It used to be that a college degree was a ticket to a pretty good job. No more. College graduates are now called the "Lost" generation because more than half of recent graduates are jobless or working only non-career part-time jobs or working jobs that don't require a college degree.
In Sunday's San Francisco Chronicle, reporter Stephanie M. Lee delivered a down-the-middle story about a Bay Area couple, Jennifer Benito-Kowalski and Steve Kowalski, 40 and 41 - who paid an Indian woman to help them attain their goal of making a baby with their own DNA. To many moderns, this arrangement presents a win-win formula. The poor gestational carrier gets needed money, and the comfortable couple get a baby. What's not to like?
"In wartime, truth is so precious that she should always be attended by a bodyguard of lies," said Winston Churchill.
My cousin Mona called me the other day about her husband Harry, who had came home from work and said:
Before world war II, college was mostly for the rich. starting with the gi bill, which gave thousands of WW II vets a shot at getting an advanced degree, education became a more common route for upward mobility.
Former Supreme Court Justice Sandra Day O'Connor is worried.
When House Republicans voted to cut the food stamp program by $39 billion over the next decade, Democrats charged GOP cruelty. Strategist Donna Brazile wrote that the move was a "heartless act," not "an example of government tightening its belt or making tough choices."
This week, Baby Veronica finally went home - for good.
DEAR DR. ROACH: I have a question regarding my stool. It is not normal, but is in pieces, which are small and sometimes elongated. I am in no pain or discomfort. I have not lost weight or changed my eating habits. It started about a year ago. I had a colonoscopy six months ago. Everything was OK. I am a female, 64 years old. I have been eating a lot of whole wheat and lots of vegetables and fruits.
With the latest vote to defend the Affordable Care Act, the House GOP is looking more and more like the Washington Generals, the hapless "opponents" who stood on the court as a foil for the slick, stylish and talented Harlem Globetrotters.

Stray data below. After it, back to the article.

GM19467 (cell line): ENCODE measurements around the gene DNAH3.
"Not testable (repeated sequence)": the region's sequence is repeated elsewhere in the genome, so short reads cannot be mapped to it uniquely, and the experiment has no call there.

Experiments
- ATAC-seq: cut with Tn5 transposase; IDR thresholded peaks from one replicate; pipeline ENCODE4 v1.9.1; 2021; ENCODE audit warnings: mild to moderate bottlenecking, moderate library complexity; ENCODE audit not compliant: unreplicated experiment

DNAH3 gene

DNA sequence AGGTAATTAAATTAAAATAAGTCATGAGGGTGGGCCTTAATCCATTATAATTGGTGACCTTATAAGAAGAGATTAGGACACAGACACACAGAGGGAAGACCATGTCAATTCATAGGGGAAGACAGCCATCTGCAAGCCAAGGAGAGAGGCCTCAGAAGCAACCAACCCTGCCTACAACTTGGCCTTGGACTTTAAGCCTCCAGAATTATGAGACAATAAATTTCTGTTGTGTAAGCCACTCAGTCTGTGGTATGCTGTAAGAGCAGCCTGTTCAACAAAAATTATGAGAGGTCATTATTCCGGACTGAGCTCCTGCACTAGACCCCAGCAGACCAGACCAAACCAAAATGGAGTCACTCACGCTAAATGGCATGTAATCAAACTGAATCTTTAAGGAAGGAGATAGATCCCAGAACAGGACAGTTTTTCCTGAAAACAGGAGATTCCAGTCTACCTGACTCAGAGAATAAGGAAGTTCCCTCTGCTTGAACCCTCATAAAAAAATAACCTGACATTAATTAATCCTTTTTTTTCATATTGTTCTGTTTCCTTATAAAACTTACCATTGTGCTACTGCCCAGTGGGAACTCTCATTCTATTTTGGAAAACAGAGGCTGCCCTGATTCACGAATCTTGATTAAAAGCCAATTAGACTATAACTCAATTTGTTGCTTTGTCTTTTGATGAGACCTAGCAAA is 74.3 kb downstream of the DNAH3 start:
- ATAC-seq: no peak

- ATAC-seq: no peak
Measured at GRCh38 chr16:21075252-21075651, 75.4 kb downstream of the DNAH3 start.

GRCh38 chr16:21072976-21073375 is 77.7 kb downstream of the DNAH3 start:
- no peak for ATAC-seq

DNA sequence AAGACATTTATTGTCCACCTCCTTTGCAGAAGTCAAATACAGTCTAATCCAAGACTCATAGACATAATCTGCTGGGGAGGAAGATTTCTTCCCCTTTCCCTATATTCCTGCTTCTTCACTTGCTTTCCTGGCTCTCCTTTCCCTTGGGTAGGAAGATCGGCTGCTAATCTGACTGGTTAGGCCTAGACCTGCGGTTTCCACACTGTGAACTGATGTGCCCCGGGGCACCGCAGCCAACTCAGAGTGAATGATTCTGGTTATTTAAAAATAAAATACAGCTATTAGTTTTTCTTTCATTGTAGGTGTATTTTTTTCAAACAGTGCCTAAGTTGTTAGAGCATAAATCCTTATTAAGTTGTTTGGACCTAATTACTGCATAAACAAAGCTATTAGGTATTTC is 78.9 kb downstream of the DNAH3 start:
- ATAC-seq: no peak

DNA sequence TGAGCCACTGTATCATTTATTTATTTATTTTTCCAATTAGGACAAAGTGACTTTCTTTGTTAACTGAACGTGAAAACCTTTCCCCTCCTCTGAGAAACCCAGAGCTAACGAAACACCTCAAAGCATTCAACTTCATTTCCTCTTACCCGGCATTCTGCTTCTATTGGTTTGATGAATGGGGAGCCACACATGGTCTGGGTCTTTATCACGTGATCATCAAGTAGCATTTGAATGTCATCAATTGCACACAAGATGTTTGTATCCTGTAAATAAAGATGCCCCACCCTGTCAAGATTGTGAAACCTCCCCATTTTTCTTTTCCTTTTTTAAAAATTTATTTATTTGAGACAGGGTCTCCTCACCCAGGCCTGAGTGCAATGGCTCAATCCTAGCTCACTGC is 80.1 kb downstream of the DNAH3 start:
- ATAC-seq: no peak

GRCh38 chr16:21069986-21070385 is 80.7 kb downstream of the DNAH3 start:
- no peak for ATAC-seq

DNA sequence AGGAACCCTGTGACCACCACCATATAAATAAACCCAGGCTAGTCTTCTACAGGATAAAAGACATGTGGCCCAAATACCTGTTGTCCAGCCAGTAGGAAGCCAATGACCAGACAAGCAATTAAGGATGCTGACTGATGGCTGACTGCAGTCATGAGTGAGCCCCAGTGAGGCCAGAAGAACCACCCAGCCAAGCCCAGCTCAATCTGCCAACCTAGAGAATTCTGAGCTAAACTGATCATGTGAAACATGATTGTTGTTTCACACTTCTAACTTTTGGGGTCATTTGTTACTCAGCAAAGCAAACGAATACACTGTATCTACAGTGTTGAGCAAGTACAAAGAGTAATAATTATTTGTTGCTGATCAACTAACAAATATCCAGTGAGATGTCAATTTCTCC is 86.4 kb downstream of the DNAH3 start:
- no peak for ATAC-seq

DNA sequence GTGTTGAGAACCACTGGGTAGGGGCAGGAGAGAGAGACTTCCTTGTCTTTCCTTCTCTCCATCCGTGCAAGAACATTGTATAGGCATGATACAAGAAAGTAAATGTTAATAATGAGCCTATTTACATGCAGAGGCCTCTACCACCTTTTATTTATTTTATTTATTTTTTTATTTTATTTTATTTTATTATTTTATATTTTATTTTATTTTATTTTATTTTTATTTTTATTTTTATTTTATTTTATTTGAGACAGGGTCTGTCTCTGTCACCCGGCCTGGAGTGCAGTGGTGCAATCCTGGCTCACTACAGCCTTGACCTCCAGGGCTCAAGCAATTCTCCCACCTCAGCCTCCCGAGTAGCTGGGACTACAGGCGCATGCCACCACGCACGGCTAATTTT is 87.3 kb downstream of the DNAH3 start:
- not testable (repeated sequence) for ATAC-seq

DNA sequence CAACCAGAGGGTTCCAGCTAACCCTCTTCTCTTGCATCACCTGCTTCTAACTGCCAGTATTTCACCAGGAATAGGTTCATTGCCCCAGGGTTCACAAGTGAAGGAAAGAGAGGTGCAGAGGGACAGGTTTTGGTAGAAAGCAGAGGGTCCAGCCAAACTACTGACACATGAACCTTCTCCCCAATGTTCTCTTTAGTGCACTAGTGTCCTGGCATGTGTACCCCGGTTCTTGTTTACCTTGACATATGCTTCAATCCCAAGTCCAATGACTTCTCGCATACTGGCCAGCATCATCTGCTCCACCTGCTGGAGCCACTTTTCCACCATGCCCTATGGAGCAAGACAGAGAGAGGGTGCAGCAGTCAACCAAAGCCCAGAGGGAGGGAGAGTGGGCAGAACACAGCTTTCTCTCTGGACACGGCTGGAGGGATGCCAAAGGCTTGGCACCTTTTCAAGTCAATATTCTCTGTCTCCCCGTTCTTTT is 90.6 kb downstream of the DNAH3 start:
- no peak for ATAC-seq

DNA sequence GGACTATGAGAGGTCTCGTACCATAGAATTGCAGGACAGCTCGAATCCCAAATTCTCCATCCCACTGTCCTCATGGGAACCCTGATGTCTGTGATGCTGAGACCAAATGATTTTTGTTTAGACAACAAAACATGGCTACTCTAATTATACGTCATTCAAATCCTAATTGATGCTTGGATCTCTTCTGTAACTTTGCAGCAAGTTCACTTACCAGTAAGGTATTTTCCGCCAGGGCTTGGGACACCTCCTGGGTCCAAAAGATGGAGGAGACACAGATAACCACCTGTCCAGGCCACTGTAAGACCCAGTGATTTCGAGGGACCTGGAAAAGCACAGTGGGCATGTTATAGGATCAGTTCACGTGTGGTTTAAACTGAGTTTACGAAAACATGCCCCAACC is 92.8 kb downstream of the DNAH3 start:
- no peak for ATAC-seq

One of the biggest mistakes President Obama is making in the current debate over the threat of a government shutdown and the failure to raise the debt ceiling is his repeated and stubborn refusal to negotiate . In speech after speech, Obama crusades against negotiation. Has anyone ever seen anything like this? He's the president. Supposedly, he's the chief executive. But Obama doesn't want to dirty his hands by talking to Republican congressional leaders.
After the Newtown school shooting, commentators on the Left expressed outrage that gun-rights groups were exploiting the attack to build membership in the wake of all the liberal demands for a federal crackdown on gun owners. Nine months later, they're curiously silent as Rupert Murdoch's cable network FX milks a fictional Catholic-school shooting for commercial gain.
Both the old and new media agree on is this: If you need a story that's guaranteed to be popular, go with animals. Cute kittens, puppies, porpoises, penguins, and polar bears are all a good bet.
Given the evidence of the superiority of capitalism in achieving prosperity, isn't it astonishing we still debate its merits?
While details are still emerging about Aaron Alexis, the man responsible for killing 12 people at the Washington Navy Yard, this much is already clear. This man never should have had a security clearance that allowed him to enter the Yard. And he never should have been permitted to buy a gun.
We hand a man a gun and ask him to protect us. If something goes horribly wrong, perhaps in a flurry of panic, we don't rush to punish him. We make sure a criminal justice system meant to protect all citizens also protects him. We blanket him in the presumption of innocence. It's the reason juries are loath to convict and, as happened in Missouri, grand juries are loath to indict officers involved in shootings.
Last year, Philadelphia abortionist Dr. Kermit Gosnell stood trial in Philadelphia for the deaths of one woman and seven babies who had their throats slit, but national reporters didn't want to cover it. It's a "local crime story," they said. Washington Post media blogger Erik Wemple said that when he asked national reporters about avoiding the Gosnell story, the typical response was "Get out of my face with this agenda-driven stuff, and come back when you have a real story."
In December 2001, I wrote my first column urging President George W. Bush to commute the sentence of Clarence Aaron, a federal drug offender who, at age 24 in 1993, was sentenced to life without parole for a first-time nonviolent drug conviction. Aaron has been part of my holiday season every year since Bush left the Oval Office and Barack Obama succeeded him.